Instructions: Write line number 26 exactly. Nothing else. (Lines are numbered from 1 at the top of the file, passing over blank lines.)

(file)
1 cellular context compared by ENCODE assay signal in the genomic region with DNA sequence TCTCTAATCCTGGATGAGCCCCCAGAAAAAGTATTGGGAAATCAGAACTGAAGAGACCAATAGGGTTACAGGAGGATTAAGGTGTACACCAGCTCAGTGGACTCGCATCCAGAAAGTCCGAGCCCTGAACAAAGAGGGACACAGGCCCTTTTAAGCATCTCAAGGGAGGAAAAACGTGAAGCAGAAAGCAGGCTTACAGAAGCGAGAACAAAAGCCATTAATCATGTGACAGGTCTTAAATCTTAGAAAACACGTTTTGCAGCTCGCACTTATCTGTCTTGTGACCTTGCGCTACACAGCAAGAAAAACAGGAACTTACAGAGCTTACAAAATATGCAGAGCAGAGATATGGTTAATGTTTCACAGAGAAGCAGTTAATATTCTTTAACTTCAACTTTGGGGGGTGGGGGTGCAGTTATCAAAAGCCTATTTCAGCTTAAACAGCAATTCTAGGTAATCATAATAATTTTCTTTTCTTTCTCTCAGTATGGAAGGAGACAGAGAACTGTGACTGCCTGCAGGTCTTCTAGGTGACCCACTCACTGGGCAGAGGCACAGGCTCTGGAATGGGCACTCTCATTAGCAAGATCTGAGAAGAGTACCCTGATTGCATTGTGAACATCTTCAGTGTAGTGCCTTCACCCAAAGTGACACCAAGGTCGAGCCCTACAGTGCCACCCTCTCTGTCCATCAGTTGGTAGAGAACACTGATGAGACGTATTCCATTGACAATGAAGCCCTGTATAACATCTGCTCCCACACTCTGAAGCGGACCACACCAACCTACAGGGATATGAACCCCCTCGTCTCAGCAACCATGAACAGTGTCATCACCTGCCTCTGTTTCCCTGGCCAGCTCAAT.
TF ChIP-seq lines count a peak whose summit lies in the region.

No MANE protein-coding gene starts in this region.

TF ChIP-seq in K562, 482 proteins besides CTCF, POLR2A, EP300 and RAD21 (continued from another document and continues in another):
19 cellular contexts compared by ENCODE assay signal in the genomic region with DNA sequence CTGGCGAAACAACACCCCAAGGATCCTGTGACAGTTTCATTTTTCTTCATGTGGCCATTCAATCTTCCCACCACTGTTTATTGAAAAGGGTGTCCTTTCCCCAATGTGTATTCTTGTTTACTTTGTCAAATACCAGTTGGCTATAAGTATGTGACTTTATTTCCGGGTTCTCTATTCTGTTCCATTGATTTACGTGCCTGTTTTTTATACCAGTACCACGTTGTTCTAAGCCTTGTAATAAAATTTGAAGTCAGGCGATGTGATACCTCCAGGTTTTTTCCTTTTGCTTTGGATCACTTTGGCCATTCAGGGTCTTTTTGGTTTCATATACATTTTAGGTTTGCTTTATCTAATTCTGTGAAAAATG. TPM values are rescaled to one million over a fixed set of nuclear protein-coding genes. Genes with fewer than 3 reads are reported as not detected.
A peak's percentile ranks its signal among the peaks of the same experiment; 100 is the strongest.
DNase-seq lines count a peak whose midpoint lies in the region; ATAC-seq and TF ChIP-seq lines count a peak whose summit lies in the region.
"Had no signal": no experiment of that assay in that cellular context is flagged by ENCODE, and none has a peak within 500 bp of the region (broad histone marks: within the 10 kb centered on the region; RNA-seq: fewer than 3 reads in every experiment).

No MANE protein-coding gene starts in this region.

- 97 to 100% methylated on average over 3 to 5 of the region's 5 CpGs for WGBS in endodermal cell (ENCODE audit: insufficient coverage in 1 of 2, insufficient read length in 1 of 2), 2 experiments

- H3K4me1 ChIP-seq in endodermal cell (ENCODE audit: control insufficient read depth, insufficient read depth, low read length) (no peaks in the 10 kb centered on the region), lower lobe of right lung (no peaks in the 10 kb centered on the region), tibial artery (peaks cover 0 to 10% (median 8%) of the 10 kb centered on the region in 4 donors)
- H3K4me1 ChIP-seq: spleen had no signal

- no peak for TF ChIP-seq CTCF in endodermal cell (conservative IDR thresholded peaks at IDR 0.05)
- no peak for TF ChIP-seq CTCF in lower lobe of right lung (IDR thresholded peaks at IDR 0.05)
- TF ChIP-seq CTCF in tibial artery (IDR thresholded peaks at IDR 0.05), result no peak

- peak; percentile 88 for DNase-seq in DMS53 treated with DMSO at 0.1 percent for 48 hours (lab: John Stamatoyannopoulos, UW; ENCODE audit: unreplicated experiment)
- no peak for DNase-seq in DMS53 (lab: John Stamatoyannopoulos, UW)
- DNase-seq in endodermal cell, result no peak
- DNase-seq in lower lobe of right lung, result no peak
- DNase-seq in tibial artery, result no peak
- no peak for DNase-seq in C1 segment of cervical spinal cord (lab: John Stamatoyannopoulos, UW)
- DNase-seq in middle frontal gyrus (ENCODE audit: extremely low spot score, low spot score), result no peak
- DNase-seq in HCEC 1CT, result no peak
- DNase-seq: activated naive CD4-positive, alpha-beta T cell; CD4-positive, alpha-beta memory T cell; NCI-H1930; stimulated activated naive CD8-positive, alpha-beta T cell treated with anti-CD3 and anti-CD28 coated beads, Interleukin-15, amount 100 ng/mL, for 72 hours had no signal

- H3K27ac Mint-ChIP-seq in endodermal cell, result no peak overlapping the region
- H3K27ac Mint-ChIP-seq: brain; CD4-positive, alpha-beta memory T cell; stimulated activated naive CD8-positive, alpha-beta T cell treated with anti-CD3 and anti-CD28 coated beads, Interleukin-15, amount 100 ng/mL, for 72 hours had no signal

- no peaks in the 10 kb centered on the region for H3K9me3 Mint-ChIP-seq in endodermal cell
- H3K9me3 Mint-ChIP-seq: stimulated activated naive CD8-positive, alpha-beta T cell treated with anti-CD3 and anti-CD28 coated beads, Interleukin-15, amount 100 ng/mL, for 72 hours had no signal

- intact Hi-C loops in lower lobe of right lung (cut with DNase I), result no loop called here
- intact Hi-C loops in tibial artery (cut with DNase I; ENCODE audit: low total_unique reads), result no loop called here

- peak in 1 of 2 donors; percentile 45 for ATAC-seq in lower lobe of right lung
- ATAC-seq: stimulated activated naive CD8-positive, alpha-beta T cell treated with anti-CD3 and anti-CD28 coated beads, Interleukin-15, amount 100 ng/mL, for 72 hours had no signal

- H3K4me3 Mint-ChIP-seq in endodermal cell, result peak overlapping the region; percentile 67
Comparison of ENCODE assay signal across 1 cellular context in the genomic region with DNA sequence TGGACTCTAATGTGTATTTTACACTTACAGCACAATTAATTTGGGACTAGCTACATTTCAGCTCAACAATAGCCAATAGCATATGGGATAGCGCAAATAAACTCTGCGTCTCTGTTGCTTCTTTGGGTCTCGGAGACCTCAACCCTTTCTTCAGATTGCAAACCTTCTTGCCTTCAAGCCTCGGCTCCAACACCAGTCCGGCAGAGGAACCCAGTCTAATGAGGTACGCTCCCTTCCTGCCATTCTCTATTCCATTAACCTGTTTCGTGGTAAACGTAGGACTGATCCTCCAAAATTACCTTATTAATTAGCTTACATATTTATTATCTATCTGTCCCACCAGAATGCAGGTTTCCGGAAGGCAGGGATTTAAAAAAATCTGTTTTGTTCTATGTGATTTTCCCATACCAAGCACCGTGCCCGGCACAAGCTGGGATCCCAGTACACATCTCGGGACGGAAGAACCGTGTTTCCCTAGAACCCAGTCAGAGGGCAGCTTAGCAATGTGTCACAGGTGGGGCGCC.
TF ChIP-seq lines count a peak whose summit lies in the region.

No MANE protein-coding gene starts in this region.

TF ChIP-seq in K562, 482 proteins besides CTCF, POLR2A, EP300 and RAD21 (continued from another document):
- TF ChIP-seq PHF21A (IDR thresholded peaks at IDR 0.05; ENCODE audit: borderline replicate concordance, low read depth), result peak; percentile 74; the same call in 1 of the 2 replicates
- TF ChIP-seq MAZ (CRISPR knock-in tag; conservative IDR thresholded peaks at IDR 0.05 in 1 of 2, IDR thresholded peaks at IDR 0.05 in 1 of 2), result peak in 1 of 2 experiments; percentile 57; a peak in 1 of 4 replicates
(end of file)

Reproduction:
- H3K27ac Mint-ChIP-seq: brain; CD4-positive, alpha-beta memory T cell; stimulated activated naive CD8-positive, alpha-beta T cell treated with anti-CD3 and anti-CD28 coated beads, Interleukin-15, amount 100 ng/mL, for 72 hours had no signal